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Ocean Week in Review – July 16th, 2021: Seahorses at Risk for Global Extinction: Cambridge Reports, Scientists Create Genetic Library for Mega-Fauna in Pacific Ocean, EU Lawmakers Demand Brussels Break Protection Deadlock Over Southern Ocean Status, and more

July 16th, 2021: Seahorses at Risk for Global Extinction: Cambridge Reports, Scientists Create Genetic Library for Mega-Fauna in Pacific Ocean, EU Lawmakers Demand Brussels Break Protection Deadlock Over Southern Ocean Status, and more

1. Seahorses at Risk for Global Extinction: Cambridge Reports

New research looks at the conservation status of seahorses, pipefishes, and seadragons, finding that as many as 38% of the animals could be threatened. In this first global assessment of extinction risk for 300 species of syngnathiform fishes, at least 6% are threatened, but data suggest a mid-point estimate of 7.9%, and an upper bound of 38%. Most of the threatened species are seahorses or freshwater pipefishes. Two species are Near Threatened. Nearly one-third of syngnathiformes are Data Deficient and could potentially be threatened, requiring further field research and evaluation. The primary threats to these animals are overexploitation, usually by non-selective fisheries, and habitat loss and degradation. Species are most threatened in East and Southeast Asia and South African estuaries. To conserve syngnathids, researchers recommend limiting fisheries’ non-selective extraction, as well as protecting and rehabilitating habitats, which will benefit other aquatic species.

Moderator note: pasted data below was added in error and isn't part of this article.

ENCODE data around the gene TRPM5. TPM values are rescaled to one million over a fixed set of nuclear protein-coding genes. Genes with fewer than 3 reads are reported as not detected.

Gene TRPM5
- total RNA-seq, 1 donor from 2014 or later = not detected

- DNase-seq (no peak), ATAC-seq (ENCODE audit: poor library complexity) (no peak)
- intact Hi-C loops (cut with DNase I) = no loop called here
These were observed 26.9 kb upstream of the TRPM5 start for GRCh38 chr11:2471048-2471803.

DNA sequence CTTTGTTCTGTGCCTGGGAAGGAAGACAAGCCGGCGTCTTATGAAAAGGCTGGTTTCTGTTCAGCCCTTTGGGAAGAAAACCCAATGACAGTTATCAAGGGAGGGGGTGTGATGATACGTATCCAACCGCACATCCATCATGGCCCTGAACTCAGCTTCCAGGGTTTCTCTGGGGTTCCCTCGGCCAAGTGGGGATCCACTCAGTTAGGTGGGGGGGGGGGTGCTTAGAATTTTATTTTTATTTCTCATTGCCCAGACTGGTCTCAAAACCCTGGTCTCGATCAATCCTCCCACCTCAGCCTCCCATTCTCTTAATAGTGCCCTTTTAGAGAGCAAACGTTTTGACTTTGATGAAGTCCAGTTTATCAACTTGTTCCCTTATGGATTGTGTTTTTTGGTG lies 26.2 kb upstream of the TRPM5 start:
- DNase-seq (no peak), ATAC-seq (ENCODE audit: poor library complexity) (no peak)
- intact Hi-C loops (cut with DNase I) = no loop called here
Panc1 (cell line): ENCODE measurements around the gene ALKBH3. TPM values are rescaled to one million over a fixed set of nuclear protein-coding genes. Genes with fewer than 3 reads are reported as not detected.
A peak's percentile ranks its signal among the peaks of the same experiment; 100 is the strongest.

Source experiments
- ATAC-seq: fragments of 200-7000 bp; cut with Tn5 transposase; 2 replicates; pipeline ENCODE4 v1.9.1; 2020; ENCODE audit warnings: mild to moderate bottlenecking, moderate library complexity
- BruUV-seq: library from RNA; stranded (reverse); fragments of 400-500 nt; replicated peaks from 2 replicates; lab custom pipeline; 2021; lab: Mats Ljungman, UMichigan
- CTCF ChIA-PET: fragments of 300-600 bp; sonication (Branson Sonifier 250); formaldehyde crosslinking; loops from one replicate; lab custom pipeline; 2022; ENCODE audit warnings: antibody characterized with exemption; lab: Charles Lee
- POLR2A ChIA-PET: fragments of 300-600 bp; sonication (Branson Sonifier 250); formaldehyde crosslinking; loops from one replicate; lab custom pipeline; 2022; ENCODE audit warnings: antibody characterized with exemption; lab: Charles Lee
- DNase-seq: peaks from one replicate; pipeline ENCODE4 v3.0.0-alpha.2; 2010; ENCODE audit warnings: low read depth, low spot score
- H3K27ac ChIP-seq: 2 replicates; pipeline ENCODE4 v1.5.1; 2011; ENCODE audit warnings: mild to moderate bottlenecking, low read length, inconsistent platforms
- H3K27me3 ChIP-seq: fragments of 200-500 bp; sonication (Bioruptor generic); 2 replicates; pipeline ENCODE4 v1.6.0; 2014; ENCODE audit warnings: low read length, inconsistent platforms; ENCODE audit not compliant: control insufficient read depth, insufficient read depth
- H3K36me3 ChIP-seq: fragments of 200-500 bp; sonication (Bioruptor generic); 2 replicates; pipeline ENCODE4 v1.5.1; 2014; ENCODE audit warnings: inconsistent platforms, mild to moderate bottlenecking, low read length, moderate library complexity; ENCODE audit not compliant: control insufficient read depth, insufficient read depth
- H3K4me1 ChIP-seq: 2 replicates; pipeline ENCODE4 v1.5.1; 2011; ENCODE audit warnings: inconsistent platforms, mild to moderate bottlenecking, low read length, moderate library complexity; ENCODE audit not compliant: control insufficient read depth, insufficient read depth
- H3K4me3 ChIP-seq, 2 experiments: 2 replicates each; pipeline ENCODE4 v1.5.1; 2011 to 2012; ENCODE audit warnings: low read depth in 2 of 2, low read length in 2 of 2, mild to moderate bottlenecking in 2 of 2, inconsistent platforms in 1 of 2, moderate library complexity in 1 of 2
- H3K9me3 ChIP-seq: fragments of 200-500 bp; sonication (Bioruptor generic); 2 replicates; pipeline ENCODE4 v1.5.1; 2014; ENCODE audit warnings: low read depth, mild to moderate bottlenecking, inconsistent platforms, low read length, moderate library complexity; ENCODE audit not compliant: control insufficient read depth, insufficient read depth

2. Scientists Create Genetic Library for Mega-Fauna in Pacific Ocean

Scientists have created a library of DNA “barcodes” that identify 605 species in the California Current, including 275 that had not previously been cataloged. The database covers about 70% of all animals that live there, including 99.9% of monitored species that are important to conservation and fisheries. The resource uses environmental DNA, or eDNA, genetic material that organisms shed into their environment. Researchers collect a sample of ocean water and find out what species are around by the DNA they leave behind. To date, species have mostly been detected manually and researchers must identify species by their physical characteristics. That labor-intensive process can limit research and delay action that might be needed to protect marine ecosystems and fisheries. With eDNA and a robust genetic library, researchers can identify species with scoops of water that can be analyzed in a couple of weeks.